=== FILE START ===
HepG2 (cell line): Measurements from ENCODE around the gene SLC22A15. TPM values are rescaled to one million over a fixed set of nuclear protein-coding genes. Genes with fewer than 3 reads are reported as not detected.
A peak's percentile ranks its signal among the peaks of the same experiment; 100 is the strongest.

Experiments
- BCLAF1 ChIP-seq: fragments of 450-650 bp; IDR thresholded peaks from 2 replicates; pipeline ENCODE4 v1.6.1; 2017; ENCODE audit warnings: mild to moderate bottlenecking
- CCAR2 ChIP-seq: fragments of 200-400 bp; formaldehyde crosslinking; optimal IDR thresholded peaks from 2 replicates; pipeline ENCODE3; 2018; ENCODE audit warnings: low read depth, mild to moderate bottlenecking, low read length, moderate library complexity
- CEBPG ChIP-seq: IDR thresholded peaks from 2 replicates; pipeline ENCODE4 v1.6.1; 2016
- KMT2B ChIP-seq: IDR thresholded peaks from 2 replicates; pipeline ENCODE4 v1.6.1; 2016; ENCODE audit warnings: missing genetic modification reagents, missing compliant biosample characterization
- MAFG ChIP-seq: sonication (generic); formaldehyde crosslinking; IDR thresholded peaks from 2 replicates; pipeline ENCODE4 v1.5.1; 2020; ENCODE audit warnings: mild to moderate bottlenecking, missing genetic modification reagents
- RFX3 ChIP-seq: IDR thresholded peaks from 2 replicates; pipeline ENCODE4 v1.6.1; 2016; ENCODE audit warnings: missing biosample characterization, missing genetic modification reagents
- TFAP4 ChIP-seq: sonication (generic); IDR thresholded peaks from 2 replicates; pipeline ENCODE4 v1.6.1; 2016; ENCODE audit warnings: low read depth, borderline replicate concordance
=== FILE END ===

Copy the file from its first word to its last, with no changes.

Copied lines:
HepG2 (cell line): Measurements from ENCODE around the gene SLC22A15. TPM values are rescaled to one million over a fixed set of nuclear protein-coding genes. Genes with fewer than 3 reads are reported as not detected.
A peak's percentile ranks its signal among the peaks of the same experiment; 100 is the strongest.

Experiments
- BCLAF1 ChIP-seq: fragments of 450-650 bp; IDR thresholded peaks from 2 replicates; pipeline ENCODE4 v1.6.1; 2017; ENCODE audit warnings: mild to moderate bottlenecking
- CCAR2 ChIP-seq: fragments of 200-400 bp; formaldehyde crosslinking; optimal IDR thresholded peaks from 2 replicates; pipeline ENCODE3; 2018; ENCODE audit warnings: low read depth, mild to moderate bottlenecking, low read length, moderate library complexity
- CEBPG ChIP-seq: IDR thresholded peaks from 2 replicates; pipeline ENCODE4 v1.6.1; 2016
- KMT2B ChIP-seq: IDR thresholded peaks from 2 replicates; pipeline ENCODE4 v1.6.1; 2016; ENCODE audit warnings: missing genetic modification reagents, missing compliant biosample characterization
- MAFG ChIP-seq: sonication (generic); formaldehyde crosslinking; IDR thresholded peaks from 2 replicates; pipeline ENCODE4 v1.5.1; 2020; ENCODE audit warnings: mild to moderate bottlenecking, missing genetic modification reagents
- RFX3 ChIP-seq: IDR thresholded peaks from 2 replicates; pipeline ENCODE4 v1.6.1; 2016; ENCODE audit warnings: missing biosample characterization, missing genetic modification reagents
- TFAP4 ChIP-seq: sonication (generic); IDR thresholded peaks from 2 replicates; pipeline ENCODE4 v1.6.1; 2016; ENCODE audit warnings: low read depth, borderline replicate concordance